However, I do think it's a misguided meme, in that it's aimed at "simple living" except one of the things you need for simple living are tools.

Melissa Bradley said...

I love Sherlock Holmes and will definitely have to check out these books. Thank you for sharing them!

Don't know if I could de-clutter to just a 100 things. Though honestly, I've never thought about it. Hmmm...

Lena Corazon said...

The concept of Sherlock Holmes in the wild west sounds AMAZING. I will definitely have to check all of that out!

Great job with the writing, Deniz, and thanks for sharing all these awesome links. I'll be checking them out today.

Linda Jackson said...

My husband and two daughters used to watch Sherlock Holmes every Saturday night. Then one Sunday morning they both got up with sad faces and told me that Sherlock Holmes had fallen off a cliff and died. It was the end of a series and, sadly, the end of a father-daughter(s) bonding moment as well. Thanks for sharing so much good stuff today, Deniz. :)

Trisha said...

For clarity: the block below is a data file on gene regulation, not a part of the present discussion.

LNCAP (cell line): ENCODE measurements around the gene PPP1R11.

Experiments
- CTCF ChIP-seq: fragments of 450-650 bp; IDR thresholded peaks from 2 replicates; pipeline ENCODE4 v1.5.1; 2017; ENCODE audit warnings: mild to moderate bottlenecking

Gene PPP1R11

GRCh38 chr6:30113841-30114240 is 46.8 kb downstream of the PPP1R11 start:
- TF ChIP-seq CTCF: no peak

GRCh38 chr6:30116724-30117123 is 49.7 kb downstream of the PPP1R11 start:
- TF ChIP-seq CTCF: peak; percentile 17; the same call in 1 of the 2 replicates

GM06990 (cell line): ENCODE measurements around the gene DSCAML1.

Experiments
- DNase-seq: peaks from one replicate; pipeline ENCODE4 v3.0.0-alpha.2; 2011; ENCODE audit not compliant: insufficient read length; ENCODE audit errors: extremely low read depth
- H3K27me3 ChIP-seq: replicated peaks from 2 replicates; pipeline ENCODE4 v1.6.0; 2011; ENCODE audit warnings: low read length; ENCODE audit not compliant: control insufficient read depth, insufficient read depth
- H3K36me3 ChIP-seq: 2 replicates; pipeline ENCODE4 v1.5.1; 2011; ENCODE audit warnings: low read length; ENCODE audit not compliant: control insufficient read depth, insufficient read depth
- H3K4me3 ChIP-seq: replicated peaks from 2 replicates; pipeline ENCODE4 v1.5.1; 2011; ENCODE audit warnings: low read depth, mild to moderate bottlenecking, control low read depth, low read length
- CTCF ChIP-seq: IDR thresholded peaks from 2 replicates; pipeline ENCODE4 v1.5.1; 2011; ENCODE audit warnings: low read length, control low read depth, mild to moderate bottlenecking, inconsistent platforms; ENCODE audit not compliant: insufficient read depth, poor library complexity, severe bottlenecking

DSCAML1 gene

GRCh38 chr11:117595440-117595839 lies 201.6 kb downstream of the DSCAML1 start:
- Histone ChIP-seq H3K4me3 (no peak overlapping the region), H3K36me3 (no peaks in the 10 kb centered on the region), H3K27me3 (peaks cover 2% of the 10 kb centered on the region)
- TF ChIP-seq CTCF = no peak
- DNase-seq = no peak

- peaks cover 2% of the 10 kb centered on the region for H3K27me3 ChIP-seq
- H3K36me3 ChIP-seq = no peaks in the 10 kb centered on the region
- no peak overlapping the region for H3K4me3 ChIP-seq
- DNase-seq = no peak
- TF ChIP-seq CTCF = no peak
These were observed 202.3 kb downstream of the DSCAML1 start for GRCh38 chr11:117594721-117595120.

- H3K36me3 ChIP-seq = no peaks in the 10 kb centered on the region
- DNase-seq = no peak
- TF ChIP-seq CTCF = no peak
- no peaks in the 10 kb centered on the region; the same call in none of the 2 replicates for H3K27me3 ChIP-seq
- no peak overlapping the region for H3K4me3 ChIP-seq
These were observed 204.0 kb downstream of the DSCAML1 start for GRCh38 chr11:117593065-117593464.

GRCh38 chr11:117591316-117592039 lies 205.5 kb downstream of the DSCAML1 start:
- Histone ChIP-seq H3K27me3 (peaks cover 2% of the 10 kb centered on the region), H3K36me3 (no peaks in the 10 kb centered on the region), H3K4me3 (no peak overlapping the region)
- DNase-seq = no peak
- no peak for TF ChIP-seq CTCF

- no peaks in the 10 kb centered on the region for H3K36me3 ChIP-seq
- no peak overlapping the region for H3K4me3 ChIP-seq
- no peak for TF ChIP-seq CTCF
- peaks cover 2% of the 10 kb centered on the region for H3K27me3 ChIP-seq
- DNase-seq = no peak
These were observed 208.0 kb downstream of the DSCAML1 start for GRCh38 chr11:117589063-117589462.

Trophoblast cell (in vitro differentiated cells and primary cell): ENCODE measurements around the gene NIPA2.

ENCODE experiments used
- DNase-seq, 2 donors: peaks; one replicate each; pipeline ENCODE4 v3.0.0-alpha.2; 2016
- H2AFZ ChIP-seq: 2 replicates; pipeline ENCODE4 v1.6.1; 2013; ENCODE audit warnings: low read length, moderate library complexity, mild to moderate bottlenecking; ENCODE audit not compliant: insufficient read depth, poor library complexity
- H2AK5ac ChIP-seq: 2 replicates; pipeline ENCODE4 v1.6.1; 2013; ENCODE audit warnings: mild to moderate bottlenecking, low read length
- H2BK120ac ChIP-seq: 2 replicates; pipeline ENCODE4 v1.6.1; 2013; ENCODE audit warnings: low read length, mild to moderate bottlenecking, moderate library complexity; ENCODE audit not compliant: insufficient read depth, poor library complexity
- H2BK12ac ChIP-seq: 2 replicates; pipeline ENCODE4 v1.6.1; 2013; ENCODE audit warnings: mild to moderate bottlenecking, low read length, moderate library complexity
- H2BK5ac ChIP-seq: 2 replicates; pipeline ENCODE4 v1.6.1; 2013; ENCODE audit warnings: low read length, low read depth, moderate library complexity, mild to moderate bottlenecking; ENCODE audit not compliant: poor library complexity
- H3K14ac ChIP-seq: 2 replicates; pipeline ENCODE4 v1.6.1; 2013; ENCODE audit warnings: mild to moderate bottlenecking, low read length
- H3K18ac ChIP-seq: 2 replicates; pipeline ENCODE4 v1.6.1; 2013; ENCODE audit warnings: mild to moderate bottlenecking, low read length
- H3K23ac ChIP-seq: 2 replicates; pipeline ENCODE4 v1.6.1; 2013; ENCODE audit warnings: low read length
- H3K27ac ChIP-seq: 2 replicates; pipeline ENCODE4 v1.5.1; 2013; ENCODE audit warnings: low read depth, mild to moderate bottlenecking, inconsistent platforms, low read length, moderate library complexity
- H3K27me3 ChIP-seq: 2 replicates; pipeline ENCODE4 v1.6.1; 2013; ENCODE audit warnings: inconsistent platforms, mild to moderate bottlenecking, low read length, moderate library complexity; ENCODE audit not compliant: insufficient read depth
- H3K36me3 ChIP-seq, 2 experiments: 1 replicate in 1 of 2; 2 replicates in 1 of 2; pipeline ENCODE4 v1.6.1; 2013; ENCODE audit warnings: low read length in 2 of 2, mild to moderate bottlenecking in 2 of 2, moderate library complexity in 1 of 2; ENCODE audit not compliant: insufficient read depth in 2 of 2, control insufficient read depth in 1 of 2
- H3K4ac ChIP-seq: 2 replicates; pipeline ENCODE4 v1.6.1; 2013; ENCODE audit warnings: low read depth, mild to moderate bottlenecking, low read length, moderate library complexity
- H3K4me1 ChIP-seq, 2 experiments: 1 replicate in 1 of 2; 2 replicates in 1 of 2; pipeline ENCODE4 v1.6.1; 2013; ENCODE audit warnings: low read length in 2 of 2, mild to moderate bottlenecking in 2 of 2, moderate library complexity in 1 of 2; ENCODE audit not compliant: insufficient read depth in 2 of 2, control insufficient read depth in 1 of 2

100 things, eh? Umm, can I count my DVD collection as 1 thing, and my CD collection as another? :P Because if not, then there's no way in heck I'll ever get down to just 100 things.

Jae said...

I love that you posted that YA link. I'm always looking for contests to try my novel out in. Thanks so much for posting it! :D

featherpenstartandreams said...

Ah timing. Was just talking to the hubby yesterday about reorganizing/decluttering. It's been driving me crazy and mine isn't really that bad. I'm to the point that I'm tired of dealing with it.

I agree with your rant. I had a word in my story that I knew would cause slight confusion, but I left it in because there are these things called dictionaries. Sorry, sarcastic, but I'm frustrated by the dumbing down of things in general. Whenever I didn't know what something meant I asked or grabbed a dictionary and figured it out. I think these different turns of phrase are what make each local and person unique.